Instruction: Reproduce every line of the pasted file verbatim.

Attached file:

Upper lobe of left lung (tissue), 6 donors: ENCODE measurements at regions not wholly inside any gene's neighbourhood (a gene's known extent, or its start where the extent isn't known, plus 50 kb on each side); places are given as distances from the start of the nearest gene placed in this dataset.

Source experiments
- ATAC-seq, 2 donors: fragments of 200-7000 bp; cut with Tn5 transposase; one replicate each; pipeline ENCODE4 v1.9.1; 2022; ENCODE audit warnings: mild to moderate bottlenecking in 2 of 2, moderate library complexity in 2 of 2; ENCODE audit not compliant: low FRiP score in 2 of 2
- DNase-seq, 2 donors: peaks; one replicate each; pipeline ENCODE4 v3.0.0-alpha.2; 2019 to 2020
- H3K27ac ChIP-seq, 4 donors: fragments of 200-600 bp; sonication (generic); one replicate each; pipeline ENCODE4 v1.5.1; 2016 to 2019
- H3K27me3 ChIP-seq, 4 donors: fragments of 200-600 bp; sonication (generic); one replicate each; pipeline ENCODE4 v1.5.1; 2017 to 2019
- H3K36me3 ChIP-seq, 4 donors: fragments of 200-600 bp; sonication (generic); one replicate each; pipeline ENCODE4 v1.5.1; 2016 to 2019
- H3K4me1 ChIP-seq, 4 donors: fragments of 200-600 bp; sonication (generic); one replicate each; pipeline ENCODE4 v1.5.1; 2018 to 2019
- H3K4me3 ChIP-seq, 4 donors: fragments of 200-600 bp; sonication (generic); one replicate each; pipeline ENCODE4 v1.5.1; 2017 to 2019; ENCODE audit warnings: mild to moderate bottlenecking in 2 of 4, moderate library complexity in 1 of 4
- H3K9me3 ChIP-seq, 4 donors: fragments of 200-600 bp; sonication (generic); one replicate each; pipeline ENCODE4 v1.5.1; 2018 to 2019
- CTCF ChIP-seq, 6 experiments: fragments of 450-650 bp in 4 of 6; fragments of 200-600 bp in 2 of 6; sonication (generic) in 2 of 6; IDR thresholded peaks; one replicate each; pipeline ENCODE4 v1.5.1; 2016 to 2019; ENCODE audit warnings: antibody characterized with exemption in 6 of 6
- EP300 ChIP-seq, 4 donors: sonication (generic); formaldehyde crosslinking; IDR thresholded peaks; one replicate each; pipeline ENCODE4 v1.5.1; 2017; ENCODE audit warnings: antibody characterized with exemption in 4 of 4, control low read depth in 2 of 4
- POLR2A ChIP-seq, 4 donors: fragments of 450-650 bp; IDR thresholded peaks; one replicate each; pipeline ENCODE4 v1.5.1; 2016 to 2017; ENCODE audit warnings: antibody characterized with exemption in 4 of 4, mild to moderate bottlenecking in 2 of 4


Upper lobe of left lung (tissue), 6 donors: ENCODE measurements at regions not wholly inside any gene's neighbourhood (a gene's known extent, or its start where the extent isn't known, plus 50 kb on each side); places are given as distances from the start of the nearest gene placed in this dataset.

Source experiments
- ATAC-seq, 2 donors: fragments of 200-7000 bp; cut with Tn5 transposase; one replicate each; pipeline ENCODE4 v1.9.1; 2022; ENCODE audit warnings: mild to moderate bottlenecking in 2 of 2, moderate library complexity in 2 of 2; ENCODE audit not compliant: low FRiP score in 2 of 2
- DNase-seq, 2 donors: peaks; one replicate each; pipeline ENCODE4 v3.0.0-alpha.2; 2019 to 2020
- H3K27ac ChIP-seq, 4 donors: fragments of 200-600 bp; sonication (generic); one replicate each; pipeline ENCODE4 v1.5.1; 2016 to 2019
- H3K27me3 ChIP-seq, 4 donors: fragments of 200-600 bp; sonication (generic); one replicate each; pipeline ENCODE4 v1.5.1; 2017 to 2019
- H3K36me3 ChIP-seq, 4 donors: fragments of 200-600 bp; sonication (generic); one replicate each; pipeline ENCODE4 v1.5.1; 2016 to 2019
- H3K4me1 ChIP-seq, 4 donors: fragments of 200-600 bp; sonication (generic); one replicate each; pipeline ENCODE4 v1.5.1; 2018 to 2019
- H3K4me3 ChIP-seq, 4 donors: fragments of 200-600 bp; sonication (generic); one replicate each; pipeline ENCODE4 v1.5.1; 2017 to 2019; ENCODE audit warnings: mild to moderate bottlenecking in 2 of 4, moderate library complexity in 1 of 4
- H3K9me3 ChIP-seq, 4 donors: fragments of 200-600 bp; sonication (generic); one replicate each; pipeline ENCODE4 v1.5.1; 2018 to 2019
- CTCF ChIP-seq, 6 experiments: fragments of 450-650 bp in 4 of 6; fragments of 200-600 bp in 2 of 6; sonication (generic) in 2 of 6; IDR thresholded peaks; one replicate each; pipeline ENCODE4 v1.5.1; 2016 to 2019; ENCODE audit warnings: antibody characterized with exemption in 6 of 6
- EP300 ChIP-seq, 4 donors: sonication (generic); formaldehyde crosslinking; IDR thresholded peaks; one replicate each; pipeline ENCODE4 v1.5.1; 2017; ENCODE audit warnings: antibody characterized with exemption in 4 of 4, control low read depth in 2 of 4
- POLR2A ChIP-seq, 4 donors: fragments of 450-650 bp; IDR thresholded peaks; one replicate each; pipeline ENCODE4 v1.5.1; 2016 to 2017; ENCODE audit warnings: antibody characterized with exemption in 4 of 4, mild to moderate bottlenecking in 2 of 4